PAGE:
Banks is also excited about the uniqueness of the film, an action movie starring three women, that doesn’t involve super heroics.
“I wanted to celebrate the everyday woman who is out there fighting for herself,” she says. “We kept it really grounded. The women do a lot of their own stunts. And they fight, not just with their bodies, but with their wits and their resilience and their grit. And that is something that these women are showing off in spades in this film.”
Not to mention some very beautiful-but-functional clothing and cool-but-practical gadgets.
“Everything came from a real sense of practicality. They wear clothes that help them in action set pieces,” says Banks. “It was important to me when designing gadgets that they felt like things that everyday women would actually use, so the lipstick taser that’s in the purse. But we also give props to a good set of fingernails and some brass knuckles. What are every day objects that these women can just pick up and turn into something dangerous.
“It’s spyware, but make it fashion,” she adds with a smile.
Charlie’s Angels hits theaters November 15.
Wednesday, June 26, 2019
In director-writer-producer Elizabeth Banks' upcoming continuation of the Charlie's Angels franchise, the titular trio is Kristen Stewart, Naomi Scott and Ella Balinska, and in this sneak peek at the trailer, Sabina and Jane (Stewart and Balinska, respectively) put their wigs and weapons to work for a top-secret mission, before recruiting Elena (Scott) to the team. Banks pops up as a new take on Bosley.
"I'm really excited for the world to meet the new Angels," Banks told ET's Lauren Zima during a visit to the Istanbul set. "We built this project on the shoulders of the amazing legacy of Charlie's Angels, the TV show [and] the movies in the 2000s. We wanted to honor the original incarnations over the years and, like all great feminists, stand on the shoulders of what came before us."
"Admittedly, I've never seen the TV show. I loved the movies growing up," Stewart added. "This one, really, it lives in the same world. All of the previous Angels laid the foundation for us to exist."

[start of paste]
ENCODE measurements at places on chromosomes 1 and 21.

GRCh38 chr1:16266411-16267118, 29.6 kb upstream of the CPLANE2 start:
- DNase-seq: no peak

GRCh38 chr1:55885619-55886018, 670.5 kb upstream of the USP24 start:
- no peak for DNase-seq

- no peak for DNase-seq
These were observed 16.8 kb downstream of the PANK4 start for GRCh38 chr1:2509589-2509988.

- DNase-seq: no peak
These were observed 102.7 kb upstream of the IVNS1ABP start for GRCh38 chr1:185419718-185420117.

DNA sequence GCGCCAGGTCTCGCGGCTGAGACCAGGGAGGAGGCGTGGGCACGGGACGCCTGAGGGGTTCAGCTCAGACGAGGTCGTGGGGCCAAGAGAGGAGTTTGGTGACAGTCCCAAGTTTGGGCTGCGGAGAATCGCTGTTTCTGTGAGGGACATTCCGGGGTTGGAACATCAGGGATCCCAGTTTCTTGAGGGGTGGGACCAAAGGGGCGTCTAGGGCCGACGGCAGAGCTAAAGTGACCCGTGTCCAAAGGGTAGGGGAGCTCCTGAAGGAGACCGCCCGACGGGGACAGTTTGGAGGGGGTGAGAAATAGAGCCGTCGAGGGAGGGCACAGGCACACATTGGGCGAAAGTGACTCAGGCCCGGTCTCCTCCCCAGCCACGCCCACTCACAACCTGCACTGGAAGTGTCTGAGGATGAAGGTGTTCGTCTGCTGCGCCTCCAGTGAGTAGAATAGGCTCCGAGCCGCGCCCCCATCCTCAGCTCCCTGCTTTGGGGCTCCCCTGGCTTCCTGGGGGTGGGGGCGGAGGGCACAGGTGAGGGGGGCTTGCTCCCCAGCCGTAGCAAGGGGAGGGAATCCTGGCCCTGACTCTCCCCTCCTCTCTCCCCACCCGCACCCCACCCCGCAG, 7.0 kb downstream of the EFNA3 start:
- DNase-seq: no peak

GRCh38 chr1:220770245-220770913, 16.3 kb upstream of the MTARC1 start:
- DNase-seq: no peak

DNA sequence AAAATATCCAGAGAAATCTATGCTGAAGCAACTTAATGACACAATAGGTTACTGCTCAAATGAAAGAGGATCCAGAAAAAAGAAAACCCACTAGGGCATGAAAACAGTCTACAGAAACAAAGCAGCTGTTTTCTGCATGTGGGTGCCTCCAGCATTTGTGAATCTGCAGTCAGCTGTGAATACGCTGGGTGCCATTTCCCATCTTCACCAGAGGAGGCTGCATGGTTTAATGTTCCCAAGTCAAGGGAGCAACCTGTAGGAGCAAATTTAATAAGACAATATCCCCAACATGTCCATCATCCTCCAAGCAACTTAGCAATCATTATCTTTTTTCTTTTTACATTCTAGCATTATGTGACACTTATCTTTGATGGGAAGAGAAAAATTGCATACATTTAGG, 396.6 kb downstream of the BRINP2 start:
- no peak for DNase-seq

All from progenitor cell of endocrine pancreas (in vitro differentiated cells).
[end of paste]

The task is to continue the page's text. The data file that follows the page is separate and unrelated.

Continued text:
Noah Centineo and Patrick Stewart co-star in the action-packed, globe-trotting spy flick, with the three stars doing much of their own stunt work. "We're proud of our bruises," Stewart said, though her bond with Balinska and Scott also left an impact: "I've never laughed more. I feel like my face hurts at the end of every day. I'm like a pig in sh*t."
The full trailer premieres on Thursday at 6:00 a.m. PT. In more exciting Charlie's Angels news, ET's Ash Crossan recently sat down with Banks and asked her whether she'll follow in the footsteps of the 2000 film with a Destiny's Child-esque theme song a la "Independent Women."
"I've got some stuff up my sleeve!" Banks played coy.
Now, we know the trio of ladies behind the track: Ariana Grande, Lana Del Rey and Miley Cyrus, who teased their involvement on social media on Wednesday. This trailer sticks with Janelle Monáe, so we have to wait a little longer to hear that collaboration.
Charlie's Angels is in theaters on Nov. 15.
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Wednesday, June 19, 2019
Sunday, June 16, 2019
Thursday, June 13, 2019
In this episode of the 3.55 'CHANEL in Seoul' podcast, Kristen Stewart, actress, director and CHANEL's ambassadress evokes her memories with Karl Lagerfeld and shares her feelings about the Paris-New York 2018/19 Métiers d'art show in Seoul.
Kristen discusses her creative expression as an actress and director, elaborates on the inspiration of various cities, including Seoul, Paris and New York, and the reasons why making art is so important.
Monday, June 10, 2019
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Monday, June 3, 2019
Saturday, June 1, 2019
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The issue consists of a Karl Lagerfeld tribute where friends and muses are interviewed about their experiences with him.